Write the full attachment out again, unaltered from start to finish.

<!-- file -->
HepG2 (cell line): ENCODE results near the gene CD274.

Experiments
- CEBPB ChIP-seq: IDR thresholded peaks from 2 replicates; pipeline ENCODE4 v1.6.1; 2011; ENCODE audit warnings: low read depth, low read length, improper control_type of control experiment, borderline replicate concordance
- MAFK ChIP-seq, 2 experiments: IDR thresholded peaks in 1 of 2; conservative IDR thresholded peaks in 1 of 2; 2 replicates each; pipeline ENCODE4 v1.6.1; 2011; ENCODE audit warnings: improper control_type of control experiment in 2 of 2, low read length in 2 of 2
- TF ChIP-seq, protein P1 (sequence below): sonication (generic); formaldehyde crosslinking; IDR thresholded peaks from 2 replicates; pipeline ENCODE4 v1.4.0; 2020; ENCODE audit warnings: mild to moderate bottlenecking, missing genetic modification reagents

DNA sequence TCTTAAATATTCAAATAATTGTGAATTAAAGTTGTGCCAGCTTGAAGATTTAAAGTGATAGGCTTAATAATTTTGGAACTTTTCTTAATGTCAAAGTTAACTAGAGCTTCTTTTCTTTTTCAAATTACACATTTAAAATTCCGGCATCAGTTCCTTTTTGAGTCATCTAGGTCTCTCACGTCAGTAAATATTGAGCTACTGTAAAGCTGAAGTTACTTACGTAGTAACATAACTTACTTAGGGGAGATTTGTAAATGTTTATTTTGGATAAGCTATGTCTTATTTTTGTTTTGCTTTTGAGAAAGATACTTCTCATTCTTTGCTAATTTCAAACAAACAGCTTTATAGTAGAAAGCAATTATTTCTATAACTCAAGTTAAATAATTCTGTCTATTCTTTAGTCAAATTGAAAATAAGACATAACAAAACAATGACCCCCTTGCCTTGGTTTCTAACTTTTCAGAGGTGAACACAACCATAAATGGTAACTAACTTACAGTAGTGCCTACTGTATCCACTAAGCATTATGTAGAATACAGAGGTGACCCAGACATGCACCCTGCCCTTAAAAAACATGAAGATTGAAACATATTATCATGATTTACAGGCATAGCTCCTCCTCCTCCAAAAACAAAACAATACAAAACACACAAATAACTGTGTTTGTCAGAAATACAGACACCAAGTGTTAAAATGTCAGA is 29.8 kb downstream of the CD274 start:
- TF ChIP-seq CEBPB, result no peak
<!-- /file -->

HepG2 (cell line): ENCODE results near the gene CD274.

Experiments
- CEBPB ChIP-seq: IDR thresholded peaks from 2 replicates; pipeline ENCODE4 v1.6.1; 2011; ENCODE audit warnings: low read depth, low read length, improper control_type of control experiment, borderline replicate concordance
- MAFK ChIP-seq, 2 experiments: IDR thresholded peaks in 1 of 2; conservative IDR thresholded peaks in 1 of 2; 2 replicates each; pipeline ENCODE4 v1.6.1; 2011; ENCODE audit warnings: improper control_type of control experiment in 2 of 2, low read length in 2 of 2
- TF ChIP-seq, protein P1 (sequence below): sonication (generic); formaldehyde crosslinking; IDR thresholded peaks from 2 replicates; pipeline ENCODE4 v1.4.0; 2020; ENCODE audit warnings: mild to moderate bottlenecking, missing genetic modification reagents

DNA sequence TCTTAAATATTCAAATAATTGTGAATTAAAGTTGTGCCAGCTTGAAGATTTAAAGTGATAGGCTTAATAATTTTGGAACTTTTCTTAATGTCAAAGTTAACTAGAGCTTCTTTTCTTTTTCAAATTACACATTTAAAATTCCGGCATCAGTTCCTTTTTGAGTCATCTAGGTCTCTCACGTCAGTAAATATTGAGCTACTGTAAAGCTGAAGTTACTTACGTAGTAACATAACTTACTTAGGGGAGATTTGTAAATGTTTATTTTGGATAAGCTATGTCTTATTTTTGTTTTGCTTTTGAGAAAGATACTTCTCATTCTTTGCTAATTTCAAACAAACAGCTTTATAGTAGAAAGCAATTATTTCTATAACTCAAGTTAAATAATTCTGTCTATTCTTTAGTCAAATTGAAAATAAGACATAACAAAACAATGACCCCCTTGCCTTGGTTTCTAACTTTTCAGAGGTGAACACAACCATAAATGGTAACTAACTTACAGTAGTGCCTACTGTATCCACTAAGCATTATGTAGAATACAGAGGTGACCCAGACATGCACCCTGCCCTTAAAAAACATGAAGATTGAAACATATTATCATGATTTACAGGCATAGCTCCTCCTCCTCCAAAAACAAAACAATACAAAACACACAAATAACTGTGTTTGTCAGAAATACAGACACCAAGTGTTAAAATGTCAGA is 29.8 kb downstream of the CD274 start:
- TF ChIP-seq CEBPB, result no peak